For the winery started by the director of “The Godfather,” it was a matter of paying for protection.
Sued for patent infringement in 2012 over the laminated boxes used for its bottles of Sofia Mini Blanc de Blancs, Francis Ford Coppola’s vintner decided to quickly settle rather than rack up legal bills.
Other companies refused to pay royalties to Lamina Packaging Innovations LLC, a patent-licensing entity, and now face a possible ban on U.S. imports of their products. These include Hasbro Inc. (HAS)’s Bop It XT toy, Pernod Ricard SA’s Chivas Regal Scotch whisky and Remy Cointreau SA (RCO)’s Remy Martin cognac.
The case at the U.S. International Trade Commission in Washington has become central to a broader debate over whether to limit complaints by companies whose sole business is to obtain patents and seek royalties on them.
“The ITC was not designed to protect the theoretical patent rights of people who were not developing products in commerce or moving society or civilization forward,” said lawyer Claude Stern, who represented Francis Ford Coppola Presents LLC in the settlement.
Congress, the U.S. Federal Trade Commission, and President Barack Obama have proposed to curb litigation by companies known as non-practicing entities or by the pejorative “troll.” One proposal would restrict cases such companies could pursue at the agency, which defends U.S. markets from unfair competition.
After Lamina filed claims against 15 companies in February, the ITC ordered an expedited hearing on whether Lamina met its requirement that patent owners who file complaints prove the existence of a domestic industry. Lamina, instead of citing a manufacturing plant or products, argues its settlements are that proof.
Lamina, which told the ITC it has two employees and five consultants, shares a Longview, Texas, office building with a church, radio station, debt collection agency and landscaping company.
It was created in 2010 by Medici Portfolio Acquisition LLC, a licensing company based in a Washington suburb that acquired the patents of a Wisconsin businessman who, according to Lamina’s ITC complaint, was “unable to make significant progress in commercialization” because of rampant copying of his ideas.
Michael Connelly, Medici’s chief executive officer, had no immediate comment for this story. Lamina’s lawyer, Gregory Love of Stevens Love in Longview, didn’t return a message seeking comment.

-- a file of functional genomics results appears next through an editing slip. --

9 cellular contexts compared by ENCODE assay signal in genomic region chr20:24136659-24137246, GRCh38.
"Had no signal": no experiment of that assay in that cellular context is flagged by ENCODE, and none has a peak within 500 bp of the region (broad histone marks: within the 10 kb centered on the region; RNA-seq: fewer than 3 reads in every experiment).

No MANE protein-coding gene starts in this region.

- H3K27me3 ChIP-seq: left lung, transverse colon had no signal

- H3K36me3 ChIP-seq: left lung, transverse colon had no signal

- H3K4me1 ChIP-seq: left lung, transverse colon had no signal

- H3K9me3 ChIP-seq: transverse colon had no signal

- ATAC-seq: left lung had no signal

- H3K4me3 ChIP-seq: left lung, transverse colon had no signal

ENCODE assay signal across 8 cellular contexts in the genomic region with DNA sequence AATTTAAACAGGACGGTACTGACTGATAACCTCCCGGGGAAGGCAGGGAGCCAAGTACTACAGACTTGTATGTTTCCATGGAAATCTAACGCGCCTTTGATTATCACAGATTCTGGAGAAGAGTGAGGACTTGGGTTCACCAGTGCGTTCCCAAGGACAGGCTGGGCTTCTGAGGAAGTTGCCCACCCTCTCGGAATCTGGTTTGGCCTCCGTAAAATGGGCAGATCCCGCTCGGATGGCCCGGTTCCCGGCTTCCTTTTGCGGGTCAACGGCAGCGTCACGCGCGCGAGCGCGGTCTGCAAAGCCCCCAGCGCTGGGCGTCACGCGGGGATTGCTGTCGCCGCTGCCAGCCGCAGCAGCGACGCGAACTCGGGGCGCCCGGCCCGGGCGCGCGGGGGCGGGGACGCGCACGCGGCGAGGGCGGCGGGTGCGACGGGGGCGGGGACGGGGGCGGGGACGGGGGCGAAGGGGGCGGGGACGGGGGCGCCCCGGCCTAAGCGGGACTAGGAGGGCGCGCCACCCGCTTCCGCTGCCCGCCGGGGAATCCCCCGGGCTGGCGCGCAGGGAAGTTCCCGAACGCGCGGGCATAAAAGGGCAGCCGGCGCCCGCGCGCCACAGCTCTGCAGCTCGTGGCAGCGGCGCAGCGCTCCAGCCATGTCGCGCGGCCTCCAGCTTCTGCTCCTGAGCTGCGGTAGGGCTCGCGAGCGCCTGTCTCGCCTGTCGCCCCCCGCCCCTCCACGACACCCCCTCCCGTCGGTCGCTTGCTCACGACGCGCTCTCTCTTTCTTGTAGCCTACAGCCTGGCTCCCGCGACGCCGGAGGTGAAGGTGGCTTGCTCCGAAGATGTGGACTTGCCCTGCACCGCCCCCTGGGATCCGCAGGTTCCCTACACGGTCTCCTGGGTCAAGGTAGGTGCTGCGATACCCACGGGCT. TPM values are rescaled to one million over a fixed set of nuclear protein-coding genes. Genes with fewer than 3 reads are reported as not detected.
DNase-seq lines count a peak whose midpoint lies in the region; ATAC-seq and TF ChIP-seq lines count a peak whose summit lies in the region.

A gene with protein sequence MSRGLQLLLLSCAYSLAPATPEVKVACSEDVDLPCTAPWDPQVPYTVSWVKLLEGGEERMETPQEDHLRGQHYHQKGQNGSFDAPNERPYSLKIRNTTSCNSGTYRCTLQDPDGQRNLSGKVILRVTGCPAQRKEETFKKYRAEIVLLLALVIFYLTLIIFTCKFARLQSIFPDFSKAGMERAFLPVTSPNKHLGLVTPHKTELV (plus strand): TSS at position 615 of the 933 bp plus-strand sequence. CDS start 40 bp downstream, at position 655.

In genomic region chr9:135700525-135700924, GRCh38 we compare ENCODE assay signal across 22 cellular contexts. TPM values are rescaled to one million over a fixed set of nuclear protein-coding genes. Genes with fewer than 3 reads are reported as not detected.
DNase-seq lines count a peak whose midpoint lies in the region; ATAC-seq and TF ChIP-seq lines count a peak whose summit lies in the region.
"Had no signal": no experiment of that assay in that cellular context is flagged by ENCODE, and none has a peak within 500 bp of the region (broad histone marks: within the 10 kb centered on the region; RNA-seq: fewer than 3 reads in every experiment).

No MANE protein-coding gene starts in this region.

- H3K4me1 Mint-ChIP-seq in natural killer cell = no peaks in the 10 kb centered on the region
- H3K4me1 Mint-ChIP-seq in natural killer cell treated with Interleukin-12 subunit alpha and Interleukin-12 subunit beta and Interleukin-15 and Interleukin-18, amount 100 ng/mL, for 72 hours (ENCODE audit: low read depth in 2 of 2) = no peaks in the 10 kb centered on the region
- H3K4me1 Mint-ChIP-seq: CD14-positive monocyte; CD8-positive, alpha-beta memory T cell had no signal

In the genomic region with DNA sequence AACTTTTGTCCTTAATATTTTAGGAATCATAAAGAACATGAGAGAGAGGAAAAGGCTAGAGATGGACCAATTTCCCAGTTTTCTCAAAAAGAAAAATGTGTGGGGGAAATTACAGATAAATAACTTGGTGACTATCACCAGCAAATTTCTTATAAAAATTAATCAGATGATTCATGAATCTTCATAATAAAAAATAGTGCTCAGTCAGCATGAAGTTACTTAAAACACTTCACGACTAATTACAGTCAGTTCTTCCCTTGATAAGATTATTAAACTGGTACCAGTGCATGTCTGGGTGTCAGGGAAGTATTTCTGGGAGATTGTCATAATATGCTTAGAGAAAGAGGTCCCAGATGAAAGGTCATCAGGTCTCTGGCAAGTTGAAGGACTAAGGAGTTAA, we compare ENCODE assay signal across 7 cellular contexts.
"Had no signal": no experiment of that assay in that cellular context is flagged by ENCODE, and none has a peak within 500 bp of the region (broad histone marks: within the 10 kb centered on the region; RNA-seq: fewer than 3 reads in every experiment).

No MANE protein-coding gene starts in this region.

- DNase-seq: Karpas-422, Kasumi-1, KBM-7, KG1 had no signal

In May, ITC Judge Theodore Essex heard testimony from both sides on whether Lamina meets the standard for a domestic market. His findings are due July 5. A ruling against Lamina could end the case. Otherwise, a trial on the patents will be held in December.
Pernod Ricard, Remy and Hasbro, which deny infringing the patents, argued the dispute belongs in federal court, where it would come down to a fight over whether they owe Lamina royalties. Other companies resisting Lamina include Beats Electronics LLC, the headphone maker founded by rapper Dr. Dre, and liquor companies Diageo Plc (DGE) and LVMH Moet Hennessy Louis Vuitton SA. (LVMUY)
In addition to the Coppola winery, in Geyserville, California, Lamina last year reached settlements with candlemaker Lafco Enterprises Inc. and Sara Happ Inc., maker of a lip scrub popular with actresses in Hollywood. Since filing its ITC case, Lamina has struck accords with cosmetics producer L’Oreal SA (LRLCY) and Grey Goose vodka distributor Sidney Frank Importing Co., commission records show.
No patent-licensing company that didn’t invent the technology underlying an infringement claim has won an import ban since at least 2006. In an April 15 report, the ITC said 20 percent of the 301 cases instituted between 2006 and the first quarter of 2013 were by non-practicing entities. Only four won import bans, and all of them had invented the technology, the agency said.
There’s nothing wrong with using the ITC to push companies into licensing agreements, said Bill Merritt, chief executive officer of InterDigital Corp., which has pending cases against Nokia Oyj, Huawei Technologies Co. and ZTE Corp. over smartphone technology.
Merritt said companies like his, with about 290 employees and a continuing research budget, are the type of firms Congress had in mind when it passed a 1988 law allowing licensing agencies to file complaints at the ITC.
“What’s the ITC’s job?” Merritt said. “Protect jobs and create jobs.”
The commission’s decision to order the expedited look at Lamina was part of the agency’s harder stance on the domestic-industry rules, said Lyle Vander Schaaf, an ITC lawyer with Brinks Hofer in Washington.
Lamina objected to the expedited hearing, saying in an ITC filing that it’s been unfairly singled out for a new procedure.
Dirk Thomas, of McKool Smith in Washington, who specializes in ITC cases, said the company may have a difficult time proving its argument. “The licensing activity can’t be your litigation budget,” he said. “If that’s all they’ve got, they’ve got a hard road.”
Lamina filed four lawsuits last year. Three companies settled within months. The holdout, Monsieur Touton Selection Ltd., a New York wine distributor, told a judge March 21 that Lamina’s lawsuits were intended to create licensing agreements “in order to manufacture a domestic industry under its patents.”
The judge dismissed the case.
Settling came cheap, said Coppola attorney Stern, managing partner of Quinn Emanuel in Redwood Shores, California. A typical patent lawyer working on an ITC case would bill about $700 an hour, so a 40-hour week would equal $28,000 for each of the many lawyers assigned to the case, he said.
The fees incurred by defendants in all three settlements “cost less collectively than any one respondent in the ITC case has paid for a week of litigation,” he said.
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